Alabama poised to forbid indemnity clauses in truck contracts
05/07/2012 - 11:11:13 am
The Senate voted unanimously to advance a House-approved bill to Gov. Robert Bentley’s desk. The bill – HB339 – calls for doing away with indemnification clauses in trucking contracts. The clauses are set up to protect shippers or hold them harmless from anything that happens with a shipment.
Once signed into law, Alabama will become the 32nd state to outlaw the provisions in contracts that provide for shippers to be indemnified for losses caused by their own negligence and make them “void and unenforceable.”
South Dakota and Minnesota already acted this year to protect truck drivers from the clauses. The Minnesota rule took effect immediately. South Dakota’s protection is set to take effect July 1.
Supporters say that indemnification clauses require freight carriers to take on liability for the negligence of shippers. As a result, truckers are responsible for trailer packing, even though shippers actually do the packing.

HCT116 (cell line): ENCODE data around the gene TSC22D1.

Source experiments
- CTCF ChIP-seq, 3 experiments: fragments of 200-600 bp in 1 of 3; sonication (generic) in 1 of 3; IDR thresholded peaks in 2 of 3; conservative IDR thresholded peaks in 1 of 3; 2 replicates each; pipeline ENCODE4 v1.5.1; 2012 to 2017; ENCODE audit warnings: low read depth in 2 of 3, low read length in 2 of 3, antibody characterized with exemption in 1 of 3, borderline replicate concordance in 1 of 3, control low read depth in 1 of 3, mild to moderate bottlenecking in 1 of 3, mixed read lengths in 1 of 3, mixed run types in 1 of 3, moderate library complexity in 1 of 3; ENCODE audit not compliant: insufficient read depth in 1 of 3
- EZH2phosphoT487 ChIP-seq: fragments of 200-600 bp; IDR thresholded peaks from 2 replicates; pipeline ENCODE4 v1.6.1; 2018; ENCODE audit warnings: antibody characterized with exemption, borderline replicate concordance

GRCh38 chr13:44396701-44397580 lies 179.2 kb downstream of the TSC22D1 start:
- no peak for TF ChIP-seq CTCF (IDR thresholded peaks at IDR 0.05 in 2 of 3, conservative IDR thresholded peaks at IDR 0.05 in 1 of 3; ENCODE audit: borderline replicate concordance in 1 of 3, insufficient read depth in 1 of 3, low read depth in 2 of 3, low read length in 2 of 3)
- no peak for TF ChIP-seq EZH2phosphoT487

They say the contract clauses are bad for the trucking industry, and they create a safety issue because the shipper’s incentive to perform its duties in a prudent and reasonably safe manner is eliminated.
Affected contracts in the Alabama bill are defined as “a bill of lading, contract, agreement, or other understanding” between a motor carrier and a shipper covering the transportation of property for hire by the motor carrier, entry on property to load, unload or transport property, including the storage of property.
The protection does not apply to intermodal chassis, containers or other intermodal equipment.
By Keith Goble, Land Line Magazine state legislative editor